But Tracer, I don’t think sticking Hate Monger or Red Skull in to vent about a holiday for a black guy would have been a better choice. There are a lot of non-Nazi, non-KKK guys who grumble about celebrating MLK Day, just as a lot of people condemned him when he was alive (I read an article once quoting several prominent politicians after his assassination, expressing the view that “Well, when you go around calling for disobedience to the law, it’s not surprising if someone breaks the law and shoots you.”). Though that doesn’t make this story good (Englehart did a better job portraying “nice” anti-mutant bigots earlier in the series).

But Fraser, choosing an Eastern European like Quicksilver for the role also isn’t much better. It plays into liberal stereotypes that the problem with prejudice is those darn backward Eastern Europeans.

The funniest thing about the “I totally have black Inhuman friends!” remark is I don’t think we ever saw Inhumans of color until relatively recently. Well you know what I mean, like actually human skin colors instead of like green and purple and such.

Oof. Steve, ya meant well, but that did not work at all.

Michael –

“liberal stereotypes that the problem with prejudice is those darn backward Eastern Europeans.”

Can you explain it? I never heard of such stereotypes. If there is any liberal stereotype is that liberals blame 5 groups for everything: Christians, Southern whites, capitalists, Republicans, and (for non-Jewish liberals) the State of Israel.

Another liberal stereotype is that they can’t think anything bad about people who come from poor countries, including Eastern European ones.

“Taking new ‘days off’ when CRIME NEVER SLEEPS leads to a weakening of moral fiber”? Did Quicksilver turn into Batman all of a sudden? Certainly, there are superheroes for whom that attitude wouldn’t seem out of place, but… Quicksilver? (Especially at a period when he spent most of his time in Attilan on the moon. Do the Inhumans have a massive crime problem we’ve never been told about?)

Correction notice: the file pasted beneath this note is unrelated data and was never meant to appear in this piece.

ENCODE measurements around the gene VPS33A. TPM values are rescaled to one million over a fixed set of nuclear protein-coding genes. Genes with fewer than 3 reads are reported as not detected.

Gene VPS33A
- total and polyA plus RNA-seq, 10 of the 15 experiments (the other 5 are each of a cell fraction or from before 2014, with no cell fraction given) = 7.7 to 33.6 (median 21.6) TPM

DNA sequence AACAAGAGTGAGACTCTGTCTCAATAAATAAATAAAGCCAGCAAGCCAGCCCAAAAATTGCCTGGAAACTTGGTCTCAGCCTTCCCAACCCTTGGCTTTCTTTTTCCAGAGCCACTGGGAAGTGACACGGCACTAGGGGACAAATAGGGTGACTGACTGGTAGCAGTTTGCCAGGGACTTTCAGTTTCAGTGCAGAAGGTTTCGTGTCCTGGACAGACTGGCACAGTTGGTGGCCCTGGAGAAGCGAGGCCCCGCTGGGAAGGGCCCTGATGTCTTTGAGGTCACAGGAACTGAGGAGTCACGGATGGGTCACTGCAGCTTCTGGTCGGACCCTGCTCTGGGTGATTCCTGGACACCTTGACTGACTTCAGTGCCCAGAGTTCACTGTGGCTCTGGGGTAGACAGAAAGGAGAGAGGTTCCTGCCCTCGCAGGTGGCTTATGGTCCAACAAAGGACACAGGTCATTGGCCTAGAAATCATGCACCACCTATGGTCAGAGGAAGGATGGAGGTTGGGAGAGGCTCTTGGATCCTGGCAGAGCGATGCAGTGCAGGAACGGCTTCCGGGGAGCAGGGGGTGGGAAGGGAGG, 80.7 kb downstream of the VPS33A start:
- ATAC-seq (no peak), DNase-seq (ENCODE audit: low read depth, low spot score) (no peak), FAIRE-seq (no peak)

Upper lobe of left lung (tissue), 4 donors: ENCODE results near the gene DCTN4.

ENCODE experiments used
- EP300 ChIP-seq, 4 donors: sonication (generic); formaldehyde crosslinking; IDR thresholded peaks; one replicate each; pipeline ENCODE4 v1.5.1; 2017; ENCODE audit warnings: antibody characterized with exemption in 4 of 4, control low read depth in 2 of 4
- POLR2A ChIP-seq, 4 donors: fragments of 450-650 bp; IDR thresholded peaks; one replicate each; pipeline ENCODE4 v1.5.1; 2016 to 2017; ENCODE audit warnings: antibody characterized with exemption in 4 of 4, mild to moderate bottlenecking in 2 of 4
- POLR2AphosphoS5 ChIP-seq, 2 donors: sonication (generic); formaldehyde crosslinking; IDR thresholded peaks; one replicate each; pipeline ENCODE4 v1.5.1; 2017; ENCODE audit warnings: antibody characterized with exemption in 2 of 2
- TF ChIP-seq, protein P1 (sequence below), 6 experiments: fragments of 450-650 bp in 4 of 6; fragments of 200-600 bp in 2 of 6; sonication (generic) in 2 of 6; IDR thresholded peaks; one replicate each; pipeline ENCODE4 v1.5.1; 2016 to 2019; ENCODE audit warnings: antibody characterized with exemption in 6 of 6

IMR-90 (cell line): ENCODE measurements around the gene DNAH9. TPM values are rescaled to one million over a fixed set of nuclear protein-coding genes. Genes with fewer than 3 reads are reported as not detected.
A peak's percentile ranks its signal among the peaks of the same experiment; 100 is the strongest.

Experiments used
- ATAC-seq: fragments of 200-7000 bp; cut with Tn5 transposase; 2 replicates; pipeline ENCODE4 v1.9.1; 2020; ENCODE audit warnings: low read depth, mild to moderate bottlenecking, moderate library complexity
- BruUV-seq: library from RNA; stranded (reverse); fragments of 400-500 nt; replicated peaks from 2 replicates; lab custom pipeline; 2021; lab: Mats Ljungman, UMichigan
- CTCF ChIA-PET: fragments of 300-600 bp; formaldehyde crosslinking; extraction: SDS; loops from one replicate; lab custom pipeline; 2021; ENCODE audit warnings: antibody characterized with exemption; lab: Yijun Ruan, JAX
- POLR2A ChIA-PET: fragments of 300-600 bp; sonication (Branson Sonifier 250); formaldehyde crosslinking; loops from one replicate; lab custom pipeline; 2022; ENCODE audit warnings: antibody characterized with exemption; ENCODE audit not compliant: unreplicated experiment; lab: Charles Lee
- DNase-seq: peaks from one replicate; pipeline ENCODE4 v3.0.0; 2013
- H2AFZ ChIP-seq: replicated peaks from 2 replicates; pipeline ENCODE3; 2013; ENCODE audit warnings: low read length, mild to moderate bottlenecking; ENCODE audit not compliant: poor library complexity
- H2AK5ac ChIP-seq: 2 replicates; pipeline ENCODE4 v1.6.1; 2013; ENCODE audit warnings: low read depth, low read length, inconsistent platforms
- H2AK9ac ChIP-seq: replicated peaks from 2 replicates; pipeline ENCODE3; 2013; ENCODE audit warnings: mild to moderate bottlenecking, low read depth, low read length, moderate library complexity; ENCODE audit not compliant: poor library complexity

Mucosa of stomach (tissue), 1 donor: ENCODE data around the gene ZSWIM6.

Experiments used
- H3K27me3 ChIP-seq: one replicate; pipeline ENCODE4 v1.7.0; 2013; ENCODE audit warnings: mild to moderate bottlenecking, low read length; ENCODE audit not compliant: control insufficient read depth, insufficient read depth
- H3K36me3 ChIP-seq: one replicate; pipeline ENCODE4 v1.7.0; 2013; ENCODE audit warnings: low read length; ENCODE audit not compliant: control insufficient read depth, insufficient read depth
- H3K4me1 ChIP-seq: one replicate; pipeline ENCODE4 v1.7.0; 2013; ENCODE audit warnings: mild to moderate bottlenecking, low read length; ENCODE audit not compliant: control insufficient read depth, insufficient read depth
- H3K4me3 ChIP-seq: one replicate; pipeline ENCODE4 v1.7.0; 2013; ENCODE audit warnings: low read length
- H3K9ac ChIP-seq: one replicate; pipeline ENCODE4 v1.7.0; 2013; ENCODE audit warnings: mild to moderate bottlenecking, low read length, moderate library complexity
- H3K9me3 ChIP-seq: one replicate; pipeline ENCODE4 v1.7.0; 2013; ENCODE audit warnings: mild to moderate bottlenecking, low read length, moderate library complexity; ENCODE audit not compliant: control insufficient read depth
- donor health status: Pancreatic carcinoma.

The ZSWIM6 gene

(I mean, I could buy that Quicksilver might be dismissive of MLK Day, especially under Englehart, but… “crime never sleeps”?)

“Some of the best Inhumans have dusky skins.” Holy crap!

Nice. Written by a white guy of course. And Luke is the only black person in the entire series except for, if I remember correctly, the guy who dresses like a white ape and the guy who dresses like a voodoo chicken! And a black-haired, white-skinned black woman whose powers derive from hate. This was not a subtle time for Englehart.

Added hilarity is that he couldn’t even say something like, “Some of the best mutants I know…” but instead he has to go for what at that point was literally an alien society he married into that was almost completely divorced from humanity.

@Rene- there’s definitely a tendency to view Eastern Europeans in a similar way to the way Southerners are viewed- backward, and racist. Look at Polish jokes, for example. I admit that Pietro doesn’t completely fit the stereotype, since he’s raised by Gypsies but studies have found that even Germans Jews viewed Eastern European Jews as backward, for example. So I probably shouldn’t have used this as an example, especially since Wanda is portrayed positively.
The real problem is that we’re supposed to be seeing Pietro going evil as a result of the Inhumans treating him as inferior due to being non-Inhuman, Pietro throwing himself into the militia to prove himself and neglecting Crystal and Luna as a result. The problem is, we’re not SHOWN any of this. We have to basically take Crystal’s word for it that this is what’s happening. Pietro’s racism towards blacks has nothing to do with this but that’s what Englehart insists on showing us.

I dunno… Wanda and Pietro’s Eastern European/Gypsy heritage gets brought up every so often in a story, but it’s not like it’s a particularly identifying characteristic for this story. I think it would be different if Pietro talked about skin color in the old country. In short… it doesn’t seem like it was on Englehart’s mind here.

Speaking of Pietro’s bigotry which mainly was focused on his sister marrying Vision and not real minorities… he had his mind scrambled by Moondragon that supposedly made him more enlightened in this regard (176?). Avengers used to be appalled at Pietro’s negative attitude towards his sister’s marriage, but once Vision was dismantled during Byrne’s WCA run the team seemed to just regard Vision as a toaster in retrospect. They were oddly indifferent to a teammate they treated as a human…. only really bugged that it upset Wanda.